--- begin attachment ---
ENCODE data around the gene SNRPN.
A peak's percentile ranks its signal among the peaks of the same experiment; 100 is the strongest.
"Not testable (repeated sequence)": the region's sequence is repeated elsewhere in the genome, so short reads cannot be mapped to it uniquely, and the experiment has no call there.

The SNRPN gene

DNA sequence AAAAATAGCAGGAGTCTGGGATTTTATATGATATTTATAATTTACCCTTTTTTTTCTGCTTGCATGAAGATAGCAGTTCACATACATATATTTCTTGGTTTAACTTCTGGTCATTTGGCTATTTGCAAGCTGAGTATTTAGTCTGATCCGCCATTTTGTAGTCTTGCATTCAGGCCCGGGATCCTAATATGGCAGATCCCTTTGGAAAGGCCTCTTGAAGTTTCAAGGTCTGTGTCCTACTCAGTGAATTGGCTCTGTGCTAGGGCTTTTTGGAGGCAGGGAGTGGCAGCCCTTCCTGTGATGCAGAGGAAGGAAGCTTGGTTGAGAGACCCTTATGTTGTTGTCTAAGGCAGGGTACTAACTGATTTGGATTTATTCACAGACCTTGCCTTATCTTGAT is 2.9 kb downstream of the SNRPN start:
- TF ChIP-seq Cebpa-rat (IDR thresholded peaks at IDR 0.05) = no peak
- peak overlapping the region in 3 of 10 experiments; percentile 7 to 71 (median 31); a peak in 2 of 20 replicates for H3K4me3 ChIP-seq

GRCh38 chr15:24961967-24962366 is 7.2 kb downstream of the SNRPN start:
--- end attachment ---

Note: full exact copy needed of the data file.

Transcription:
ENCODE data around the gene SNRPN.
A peak's percentile ranks its signal among the peaks of the same experiment; 100 is the strongest.
"Not testable (repeated sequence)": the region's sequence is repeated elsewhere in the genome, so short reads cannot be mapped to it uniquely, and the experiment has no call there.

The SNRPN gene

DNA sequence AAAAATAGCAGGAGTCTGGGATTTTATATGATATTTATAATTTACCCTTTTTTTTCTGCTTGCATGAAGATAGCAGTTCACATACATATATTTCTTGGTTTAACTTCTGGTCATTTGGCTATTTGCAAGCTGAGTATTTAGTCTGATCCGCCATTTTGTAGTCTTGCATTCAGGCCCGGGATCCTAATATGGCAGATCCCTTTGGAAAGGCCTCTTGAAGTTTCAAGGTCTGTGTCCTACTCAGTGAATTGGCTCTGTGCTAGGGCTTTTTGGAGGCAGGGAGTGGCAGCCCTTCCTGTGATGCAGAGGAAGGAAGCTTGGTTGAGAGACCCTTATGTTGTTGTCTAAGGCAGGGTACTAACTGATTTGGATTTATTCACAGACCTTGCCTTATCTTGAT is 2.9 kb downstream of the SNRPN start:
- TF ChIP-seq Cebpa-rat (IDR thresholded peaks at IDR 0.05) = no peak
- peak overlapping the region in 3 of 10 experiments; percentile 7 to 71 (median 31); a peak in 2 of 20 replicates for H3K4me3 ChIP-seq

GRCh38 chr15:24961967-24962366 is 7.2 kb downstream of the SNRPN start: